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Article
August 1997

TUNEL-Positive Ganglion Cells in Human Primary Open-angle Glaucoma

Author Affiliations

From the Department of Ophthalmology, Wilmer Eye Institute (Mss Kerrigan and Pease and Drs Zack, Quigley, and Smith), and the Departments of Molecular Biology and Genetics and Neuroscience (Dr Zack), The Johns Hopkins University School of Medicine, Baltimore, Md.

Arch Ophthalmol. 1997;115(8):1031-1035. doi:10.1001/archopht.1997.01100160201010
Abstract

Objective:  To determine whether retinal ganglion cell death in primary open-angle glaucoma occurs by apoptosis.

Methods:  Eighteen eyes of 17 subjects with documented primary open-angle glaucoma were compared with 21 control eyes that were group matched for age, race, and sex. Staging of glaucoma severity was performed by histologic optic nerve evaluation. Fixed, paraffin-embedded retinal sections were assayed by the TUNEL (terminal deoxynucleotidyl transferase—mediated deoxyuridine triphosphate (UTP)-biotin nick end-labeling) method to detect the internucleosomal DNA fragmentation that is characteristic of apoptosis.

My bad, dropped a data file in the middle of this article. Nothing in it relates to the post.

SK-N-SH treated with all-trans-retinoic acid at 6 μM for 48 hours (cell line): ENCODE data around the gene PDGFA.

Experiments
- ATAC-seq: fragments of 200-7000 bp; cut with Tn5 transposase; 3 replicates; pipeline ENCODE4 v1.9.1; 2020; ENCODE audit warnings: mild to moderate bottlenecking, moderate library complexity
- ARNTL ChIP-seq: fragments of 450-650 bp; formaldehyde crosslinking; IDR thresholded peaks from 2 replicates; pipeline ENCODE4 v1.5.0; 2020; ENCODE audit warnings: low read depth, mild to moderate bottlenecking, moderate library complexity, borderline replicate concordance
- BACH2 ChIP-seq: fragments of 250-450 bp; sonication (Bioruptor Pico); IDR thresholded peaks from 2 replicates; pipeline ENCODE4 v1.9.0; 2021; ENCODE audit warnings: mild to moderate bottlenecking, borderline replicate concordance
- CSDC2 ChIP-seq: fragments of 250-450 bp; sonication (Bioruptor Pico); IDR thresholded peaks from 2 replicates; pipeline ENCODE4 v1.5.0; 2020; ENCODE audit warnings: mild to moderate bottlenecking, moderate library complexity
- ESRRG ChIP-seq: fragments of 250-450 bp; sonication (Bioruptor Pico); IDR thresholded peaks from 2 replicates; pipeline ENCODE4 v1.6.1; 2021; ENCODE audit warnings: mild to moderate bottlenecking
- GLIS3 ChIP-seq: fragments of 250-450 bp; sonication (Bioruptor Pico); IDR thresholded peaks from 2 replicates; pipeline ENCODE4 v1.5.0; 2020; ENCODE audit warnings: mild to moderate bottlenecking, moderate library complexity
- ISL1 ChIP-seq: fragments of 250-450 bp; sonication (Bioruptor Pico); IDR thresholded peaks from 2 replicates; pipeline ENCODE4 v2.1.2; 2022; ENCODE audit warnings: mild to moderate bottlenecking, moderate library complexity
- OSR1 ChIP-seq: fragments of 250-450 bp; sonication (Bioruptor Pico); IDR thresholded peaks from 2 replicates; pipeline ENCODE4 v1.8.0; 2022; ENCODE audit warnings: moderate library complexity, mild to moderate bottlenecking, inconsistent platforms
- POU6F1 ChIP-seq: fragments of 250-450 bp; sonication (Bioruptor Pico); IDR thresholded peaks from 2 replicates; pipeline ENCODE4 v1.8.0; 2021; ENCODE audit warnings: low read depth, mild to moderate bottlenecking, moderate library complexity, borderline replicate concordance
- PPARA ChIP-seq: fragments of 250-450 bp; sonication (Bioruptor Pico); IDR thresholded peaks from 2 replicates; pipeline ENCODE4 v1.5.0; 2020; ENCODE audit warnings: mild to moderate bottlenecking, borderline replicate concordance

Results:  A positive TUNEL reaction was observed among ganglion layer cells in 10 of 18 cases with glaucoma, compared with 1 of 11 control cases without confounding systemic disease (5 control eyes were excluded owing to artifactual staining and 4 eyes had confounding systemic disease). Sections containing more than 250 000 cells in the ganglion cell layer were examined in cases and controls. The frequency of TUNEL-positive cells in the ganglion cell layer in cases with glaucoma was 1.76 per 10 000, or 15.2 times greater than the control frequency from individuals without confounding disease (P<.001; 95% CI, 2.46-623). Eyes without glaucoma from subjects with diabetes and amyotrophic lateral sclerosis showed more positive cells than other controls.

Conclusion:  Apoptosis seems to be a mechanism of cell death in human eyes with primary open-angle glaucoma.

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